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2015-12-13
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roelof12:12:16

Why do I get this error message : CompilerException java.lang.ClassCastException: java.lang.Long cannot be cast to clojure.lang.IFn

roelof12:12:38

on this code

(defn number_to_digits
  [number]
  (loop
    [n number
     acc ()]
    (if (= ( number 0))
      acc
      (recur (conj acc (rem n 10)) (n mod 10)  )
    )
  )
)  

meikemertsch12:12:51

Because you use number as a function

roelof12:12:24

oke, you mean in the if

meikemertsch12:12:28

(number 0) is trying to do that. Don't get sloppy with your parens again 😉

roelof12:12:16

nice to see you, how do you do ?

meikemertsch12:12:40

= is a function. Great, it may stand as first item in a list. Number is not so it has no permissions there

meikemertsch12:12:12

I'm great. A lot to do, new company, new work, less clojure but still a lot of fun

roelof12:12:24

oke, I changed it and see this error : CompilerException java.lang.ClassCastException: clojure.lang.PersistentList cannot be cast to java.lang.Number

roelof12:12:46

defn number_to_digits
  [number]
  (loop
    [n number
     acc ()]
    (if (=  number 0)
      acc
      (recur (conj acc (rem n 10)) (mod n 10)  )
    )
  )
)  

meikemertsch12:12:30

Look at the arguments you give recyt

meikemertsch12:12:06

What are they when you define them and what are they when you actually give it to recur?

roelof12:12:06

(rem n 10) is a number I want to add to acc that holds the remainder of number / 10

roelof12:12:30

(mod n 10) is a number that schould be the outcome of number / 10

meikemertsch12:12:22

Tip: you're effectively calling (mod () 10) when the error occurs. I can understand why your repl is complaining

roelof12:12:58

he, why is n a empty list , acc schould be a empty list. N schould be a number

meikemertsch12:12:06

In which order do you give stuff to recur?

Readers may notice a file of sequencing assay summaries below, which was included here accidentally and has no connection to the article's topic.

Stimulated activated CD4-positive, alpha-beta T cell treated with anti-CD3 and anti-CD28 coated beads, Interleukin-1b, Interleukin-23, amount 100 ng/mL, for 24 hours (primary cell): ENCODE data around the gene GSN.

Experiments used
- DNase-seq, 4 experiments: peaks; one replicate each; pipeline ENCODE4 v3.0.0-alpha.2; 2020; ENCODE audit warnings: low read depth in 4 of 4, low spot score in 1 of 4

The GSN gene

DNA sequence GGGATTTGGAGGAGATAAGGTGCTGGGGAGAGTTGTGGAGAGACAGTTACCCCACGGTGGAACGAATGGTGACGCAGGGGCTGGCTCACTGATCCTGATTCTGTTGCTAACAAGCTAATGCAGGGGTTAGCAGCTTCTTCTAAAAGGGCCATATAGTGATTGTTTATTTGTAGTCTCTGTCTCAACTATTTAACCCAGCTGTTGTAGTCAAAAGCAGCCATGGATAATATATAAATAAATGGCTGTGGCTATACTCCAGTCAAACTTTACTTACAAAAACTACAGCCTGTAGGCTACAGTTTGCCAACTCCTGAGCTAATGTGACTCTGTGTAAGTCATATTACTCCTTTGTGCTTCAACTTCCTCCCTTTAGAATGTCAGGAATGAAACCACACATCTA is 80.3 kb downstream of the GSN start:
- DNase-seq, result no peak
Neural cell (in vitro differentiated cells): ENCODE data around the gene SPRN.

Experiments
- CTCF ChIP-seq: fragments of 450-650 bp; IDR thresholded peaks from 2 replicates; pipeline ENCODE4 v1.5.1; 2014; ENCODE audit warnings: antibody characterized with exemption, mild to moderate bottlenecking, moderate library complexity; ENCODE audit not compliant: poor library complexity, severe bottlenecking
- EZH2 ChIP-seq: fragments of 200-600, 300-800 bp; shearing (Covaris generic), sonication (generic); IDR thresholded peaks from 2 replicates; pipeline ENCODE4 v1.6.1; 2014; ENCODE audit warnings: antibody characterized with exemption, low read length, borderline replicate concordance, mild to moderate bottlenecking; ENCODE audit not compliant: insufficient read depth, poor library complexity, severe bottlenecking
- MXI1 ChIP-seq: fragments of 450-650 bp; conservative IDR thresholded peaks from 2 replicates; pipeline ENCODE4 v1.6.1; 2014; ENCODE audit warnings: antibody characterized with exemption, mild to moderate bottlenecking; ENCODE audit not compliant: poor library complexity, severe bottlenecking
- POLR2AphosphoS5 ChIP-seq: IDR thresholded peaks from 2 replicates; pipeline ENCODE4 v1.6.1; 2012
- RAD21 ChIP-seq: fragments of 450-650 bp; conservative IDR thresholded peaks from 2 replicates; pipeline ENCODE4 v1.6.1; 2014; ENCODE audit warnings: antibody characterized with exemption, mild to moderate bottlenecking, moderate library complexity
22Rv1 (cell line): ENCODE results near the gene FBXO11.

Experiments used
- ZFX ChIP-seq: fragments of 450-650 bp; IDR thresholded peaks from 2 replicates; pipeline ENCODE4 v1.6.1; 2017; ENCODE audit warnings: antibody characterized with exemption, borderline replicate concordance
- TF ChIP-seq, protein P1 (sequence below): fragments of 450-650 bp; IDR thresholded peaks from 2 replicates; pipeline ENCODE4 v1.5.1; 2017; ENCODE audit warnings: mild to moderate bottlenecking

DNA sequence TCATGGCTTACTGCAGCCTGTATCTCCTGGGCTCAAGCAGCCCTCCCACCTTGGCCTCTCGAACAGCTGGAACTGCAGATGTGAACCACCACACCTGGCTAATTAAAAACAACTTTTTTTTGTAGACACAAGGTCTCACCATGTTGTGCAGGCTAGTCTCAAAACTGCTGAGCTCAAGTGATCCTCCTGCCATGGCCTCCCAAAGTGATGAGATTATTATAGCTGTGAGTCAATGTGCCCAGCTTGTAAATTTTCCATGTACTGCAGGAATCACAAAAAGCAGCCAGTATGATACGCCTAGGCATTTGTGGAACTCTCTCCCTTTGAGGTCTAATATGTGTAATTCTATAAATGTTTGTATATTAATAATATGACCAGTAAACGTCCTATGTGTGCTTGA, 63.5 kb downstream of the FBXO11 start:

roelof12:12:08

I see it mixed up the variables

meikemertsch12:12:56

Need to fix lunch now. Have fun

roelof13:12:25

chips now a endless loop I think :

(defn number_to_digits
  [number]
  (loop
    [n number
     acc ()]
    (if (= number 0)
      acc
      (recur (mod n 10) (conj acc (rem n 10)) )
    )
  )
) 

roelof13:12:49

I already changed number in n in the if

roelof13:12:56

but still no luck

codonnell13:12:56

You could add (println "n: " n "acc: " acc) above your if so you can see what's going on.

roelof13:12:06

oke, it seems that the same number is added all the time

roelof13:12:00

n stays 1 and acc will become all bigger and bigger with only 1

roelof13:12:07

oke, i see rem and mod are the same

roelof13:12:42

back to the cheat sheet to see which function I need to calculate the outcome of a /

roelof13:12:41

@mccraigmccraig: thanks, this is also working

(defn number_to_digits
  [number]
  (loop
    [n number
     acc ()]
    (if (= n 0)
      acc
      (recur (quot n 10) (conj acc (rem n 10)) )
      )
    )
  ) 

roelof14:12:46

How can this one be refractored

roelof14:12:55

(defn number_to_digits
  [n1 n2]
  (let [outcome (* n1 n2)]
 (loop
    [n outcome
     acc ()]
    (if (= n 0)
      acc
      (recur (quot n 10) (conj acc (rem n 10)) )
      )
    )
  ))

val_waeselynck15:12:06

@roelof off the top of my head (->> n (iterate #(quot % 10)) (take-while #(not (zero? %))) (map #(rem % 10)) reverse)

val_waeselynck15:12:58

(well, only the loop part)

roelof15:12:47

@val_waeselynck: thanks, What does the ->> do, I have not learned that

val_waeselynck15:12:51

it's the thread-last macro. It basically rewrites the above code as (reverse (map #(rem % 10) (take-while #(not (zero? %) (iterate #(quot % 10) n)))))

val_waeselynck15:12:31

@roelof: maybe you have not learned about macros yet?

roelof15:12:32

a little , I have learned to make a macro which convert and apply things like this ( 2 + 3) to ( + 2 3) and outputs then 5

val_waeselynck15:12:35

The threading macros are among those I use most often, ->> for transforming collections and -> for transforming maps typically

val_waeselynck15:12:41

they let you write successive function calls left to right instead of inside out, which is quite nice.

roelof16:12:03

oke, thanks for the lesson

roelof18:12:02

if im right , the cartesian product of two sets is the first one from set one with the first one of set2

roelof18:12:23

the first one with the second one of set2 and so on ?

codonnell19:12:50

@roelof: yes, that's right. If you had two sets, A = {1,2} and B = {3,4}, then the cartesian product A x B would have {(1,3), (1,4), (2,3), (2,4)} as its elements.

roelof19:12:21

@codonnell: then I have to think hard how to do something like that Maybe use the idea of a earlier exercise simpler closures

roelof19:12:46

thanks for the help

codonnell19:12:31

@roelof: play around a bit with for